Canada does not need to buy "emissions credits". Harper is being ridiculous. If Canada does not meet the Kyoto levels of emissions they can simply withdraw and set a new deadline to comply with Kyoto. Buying so-called credits from other countries is a cop-out.
In conclusion, Harper's reasonings for not backing the Kyoto Accord are based on "fuzzy logic" which doesn't make any real scientific sense.
Environment czar calls firing a 'surprise'
OTTAWA — The abrupt firing of Environment Commissioner Johanne Gelinas, known for her outspoken criticism of both Liberals and Tories on the environment file, has set off a political storm on Parliament Hill.
Gelinas, whose last report urged a massive scale-up of efforts to combat climate change, learned of her dismissal Tuesday from an online news report, said a source.
Gelinas herself said her dismissal came as a “complete surprise.”
Environmentalists and opposition critics praised the commissioner’s work and said they would be demanding answers about her departure.
“Mme. Gelinas was a true advocate for the environment,” said NDP environment critic Nathan Cullen. “She spoke with an independent mind. We’re searching for an explanation.”
John Bennett of the Climate Action Network said it was a sad day for the environment.
Auditor General Sheila Fraser, Gelinas’ boss, issued a news release saying Gelinas was leaving “to pursue other opportunities.”
But Liberal environment critic David McGuinty said Fraser made it clear to the environment committee at a private meeting Tuesday that she felt Gelinas had been taking on too much of an advocacy role.
“I know Ms. Gelinas very well, she is an extremely capable woman who has served the country well, it bothers me enormously,” said McGuinty.
The environment commissioner’s job description, as described on the Auditor General’s website, seems to call for an advocacy role.
“Encouraging the government to be more accountable for greening its policies, operations, and programs is a key to the commissioner’s mandate,” says the job description.
But Fraser apparently thought Gelinas crossed the line.
Rumours also swirled Tuesday about a personality conflict between Gelinas and Fraser, and possible political interference from the Conservatives.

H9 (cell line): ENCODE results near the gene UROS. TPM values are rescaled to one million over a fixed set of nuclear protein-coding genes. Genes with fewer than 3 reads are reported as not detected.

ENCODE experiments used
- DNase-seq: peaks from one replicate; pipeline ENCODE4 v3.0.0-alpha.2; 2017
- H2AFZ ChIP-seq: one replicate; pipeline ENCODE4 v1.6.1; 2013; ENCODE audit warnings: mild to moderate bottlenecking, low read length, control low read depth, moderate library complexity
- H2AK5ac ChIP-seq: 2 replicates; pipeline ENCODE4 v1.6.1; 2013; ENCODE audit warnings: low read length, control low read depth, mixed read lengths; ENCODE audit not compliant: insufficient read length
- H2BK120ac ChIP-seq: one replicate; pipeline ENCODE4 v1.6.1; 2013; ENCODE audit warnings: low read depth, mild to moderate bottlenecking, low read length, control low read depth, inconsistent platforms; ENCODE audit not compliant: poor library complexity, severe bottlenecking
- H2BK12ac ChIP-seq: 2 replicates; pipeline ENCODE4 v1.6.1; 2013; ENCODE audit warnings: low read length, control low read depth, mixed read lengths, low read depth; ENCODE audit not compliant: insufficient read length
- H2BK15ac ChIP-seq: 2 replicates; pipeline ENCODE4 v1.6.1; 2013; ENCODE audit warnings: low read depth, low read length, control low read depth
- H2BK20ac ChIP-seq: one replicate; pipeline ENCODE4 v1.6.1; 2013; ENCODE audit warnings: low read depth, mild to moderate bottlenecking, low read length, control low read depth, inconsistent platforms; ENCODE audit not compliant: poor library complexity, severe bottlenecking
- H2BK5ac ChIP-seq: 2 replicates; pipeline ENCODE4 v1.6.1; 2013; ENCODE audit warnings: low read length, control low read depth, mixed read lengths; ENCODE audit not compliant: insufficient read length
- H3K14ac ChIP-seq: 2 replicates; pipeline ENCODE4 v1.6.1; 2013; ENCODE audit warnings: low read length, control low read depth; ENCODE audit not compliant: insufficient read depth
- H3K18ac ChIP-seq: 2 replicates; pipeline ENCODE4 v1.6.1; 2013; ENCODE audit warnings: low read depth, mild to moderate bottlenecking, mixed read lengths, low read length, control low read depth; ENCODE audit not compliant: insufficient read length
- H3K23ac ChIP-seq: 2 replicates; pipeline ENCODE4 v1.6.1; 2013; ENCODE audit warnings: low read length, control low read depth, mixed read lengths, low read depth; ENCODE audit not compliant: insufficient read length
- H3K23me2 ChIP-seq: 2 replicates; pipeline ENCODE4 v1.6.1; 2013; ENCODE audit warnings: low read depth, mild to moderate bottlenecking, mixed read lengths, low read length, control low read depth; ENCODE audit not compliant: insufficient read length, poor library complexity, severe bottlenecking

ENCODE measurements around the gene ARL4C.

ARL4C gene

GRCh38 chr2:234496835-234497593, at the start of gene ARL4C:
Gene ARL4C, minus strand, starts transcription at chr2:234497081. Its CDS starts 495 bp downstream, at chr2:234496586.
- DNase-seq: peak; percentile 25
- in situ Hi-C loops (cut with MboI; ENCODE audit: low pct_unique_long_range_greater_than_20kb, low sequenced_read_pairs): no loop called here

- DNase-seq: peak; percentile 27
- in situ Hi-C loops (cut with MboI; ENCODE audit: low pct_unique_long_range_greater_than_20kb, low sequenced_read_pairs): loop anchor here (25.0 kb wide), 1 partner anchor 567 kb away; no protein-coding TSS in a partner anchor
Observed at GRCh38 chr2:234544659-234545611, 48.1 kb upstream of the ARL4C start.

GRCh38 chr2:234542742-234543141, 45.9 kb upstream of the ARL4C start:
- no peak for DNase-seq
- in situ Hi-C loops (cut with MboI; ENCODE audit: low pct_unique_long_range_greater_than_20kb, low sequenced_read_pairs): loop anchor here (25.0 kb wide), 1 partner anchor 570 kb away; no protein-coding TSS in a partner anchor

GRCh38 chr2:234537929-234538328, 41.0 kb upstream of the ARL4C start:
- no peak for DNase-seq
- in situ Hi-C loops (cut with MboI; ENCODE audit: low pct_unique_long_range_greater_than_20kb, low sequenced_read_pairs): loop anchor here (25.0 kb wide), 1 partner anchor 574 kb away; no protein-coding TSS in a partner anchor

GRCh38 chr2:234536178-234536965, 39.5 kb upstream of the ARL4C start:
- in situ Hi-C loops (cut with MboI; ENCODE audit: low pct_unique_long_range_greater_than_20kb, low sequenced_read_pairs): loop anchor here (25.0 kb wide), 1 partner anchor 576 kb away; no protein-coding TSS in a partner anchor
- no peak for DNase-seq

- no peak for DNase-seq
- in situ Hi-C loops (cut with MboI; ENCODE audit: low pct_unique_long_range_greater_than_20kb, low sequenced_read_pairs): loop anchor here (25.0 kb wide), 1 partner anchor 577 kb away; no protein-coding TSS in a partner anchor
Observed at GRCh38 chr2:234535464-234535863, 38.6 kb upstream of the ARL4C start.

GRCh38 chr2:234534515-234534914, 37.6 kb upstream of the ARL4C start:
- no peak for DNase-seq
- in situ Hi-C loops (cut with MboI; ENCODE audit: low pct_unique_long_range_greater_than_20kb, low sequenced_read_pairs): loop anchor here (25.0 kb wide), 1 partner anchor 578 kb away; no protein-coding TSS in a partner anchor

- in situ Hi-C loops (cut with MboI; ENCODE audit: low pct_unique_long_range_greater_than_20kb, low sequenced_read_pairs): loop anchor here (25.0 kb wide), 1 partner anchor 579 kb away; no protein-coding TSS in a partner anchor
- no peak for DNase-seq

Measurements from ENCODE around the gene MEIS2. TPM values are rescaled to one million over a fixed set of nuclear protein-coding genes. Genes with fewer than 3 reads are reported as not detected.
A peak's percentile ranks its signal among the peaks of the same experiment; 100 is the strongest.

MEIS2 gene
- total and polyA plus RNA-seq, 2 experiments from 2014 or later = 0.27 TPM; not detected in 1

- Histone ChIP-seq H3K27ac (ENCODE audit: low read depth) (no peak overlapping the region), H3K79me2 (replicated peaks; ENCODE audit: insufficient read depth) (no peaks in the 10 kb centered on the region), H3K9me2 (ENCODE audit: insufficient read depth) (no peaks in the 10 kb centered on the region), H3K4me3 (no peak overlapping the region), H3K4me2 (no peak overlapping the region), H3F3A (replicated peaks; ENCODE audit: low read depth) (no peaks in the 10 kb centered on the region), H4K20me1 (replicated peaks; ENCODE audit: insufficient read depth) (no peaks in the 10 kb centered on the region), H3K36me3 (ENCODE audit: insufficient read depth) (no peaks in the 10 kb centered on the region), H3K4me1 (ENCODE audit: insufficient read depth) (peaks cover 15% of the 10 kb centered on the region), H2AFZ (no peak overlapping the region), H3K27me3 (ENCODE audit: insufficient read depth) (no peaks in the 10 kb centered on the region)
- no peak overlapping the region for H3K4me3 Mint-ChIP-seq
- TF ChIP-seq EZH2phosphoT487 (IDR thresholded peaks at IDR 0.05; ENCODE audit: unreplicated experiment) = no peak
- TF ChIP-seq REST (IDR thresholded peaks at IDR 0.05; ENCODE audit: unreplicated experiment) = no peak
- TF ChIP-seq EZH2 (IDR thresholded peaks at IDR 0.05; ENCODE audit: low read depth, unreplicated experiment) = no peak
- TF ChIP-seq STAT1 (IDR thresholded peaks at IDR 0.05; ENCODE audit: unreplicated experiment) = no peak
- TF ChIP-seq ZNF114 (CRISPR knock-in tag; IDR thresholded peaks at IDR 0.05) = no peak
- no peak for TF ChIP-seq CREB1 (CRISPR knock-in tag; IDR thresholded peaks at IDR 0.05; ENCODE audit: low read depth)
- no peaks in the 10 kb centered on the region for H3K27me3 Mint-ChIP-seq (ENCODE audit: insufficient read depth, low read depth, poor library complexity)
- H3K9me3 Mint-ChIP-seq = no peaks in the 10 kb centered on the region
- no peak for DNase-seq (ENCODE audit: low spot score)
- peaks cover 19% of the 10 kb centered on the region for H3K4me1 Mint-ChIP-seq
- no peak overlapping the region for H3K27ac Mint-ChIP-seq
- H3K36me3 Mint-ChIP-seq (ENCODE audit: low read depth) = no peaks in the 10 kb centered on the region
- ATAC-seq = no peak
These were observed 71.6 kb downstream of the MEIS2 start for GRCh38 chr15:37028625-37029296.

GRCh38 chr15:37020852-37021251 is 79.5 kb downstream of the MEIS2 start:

In a statement late Tuesday, Gelinas acknowledged she and the Auditor General have had a “difference of opinion” for the past year on her role as environment commissioner.
But she said their discussions on the matter “were in private, with no interference whatsoever from the government of Canada and its representatives.”
Gelinas said that while she was considering a “future departure” from her post, ` today’s announcement from Mrs. Fraser was premature and came as a complete surprise to me.”
In her last report, Gelinas called on the Tory government to set short-term targets for cutting greenhouse emissions, to replace those of the Kyoto Protocol which it has rejected.
“The current government has announced that Canada cannot realistically meet its Kyoto target. If so, then new targets should take its place,” her report said.
Gelinas noted in the September report that greenhouse emissions from Alberta’s oil sands could double between 2004 and 2015, and called for a strategy to deal with the problem.
“First and foremost, the government needs to clearly state how it intends to reconcile the need to reduce greenhouse gas emissions against expected growth in the oil and gas sector.”
Charles Caccia, a former Liberal environment minister who sits on the environment commissioner’s advisory committee, said the government must have known about and at least tacitly approved the firing.
“I cannot see how she (Fraser) would go ahead without protecting her back and without letting the government know . . . or without picking up some signals of criticism of the commissioner from the government and using them as an excuse to proceed with a dismissal.”
He said that Fraser should have consulted Parliament, to which she reports, before taking such a drastic action.
“If she took this decision on her own she failed to consult the very institutions to which she is responsible.”
A spokesman for Environment Minister John Baird said the authority to replace the environment commissioner rests entirely with the auditor general.
Green Party Leader Elizabeth May said Fraser has for some time been unhappy with the independence shown by Gelinas and has already taken measures to reduce the commissioner’s role.
“It’s been coming for some time. Every since the commissioner filed her report on climate change there have been efforts to shut down the office and curtail her role.”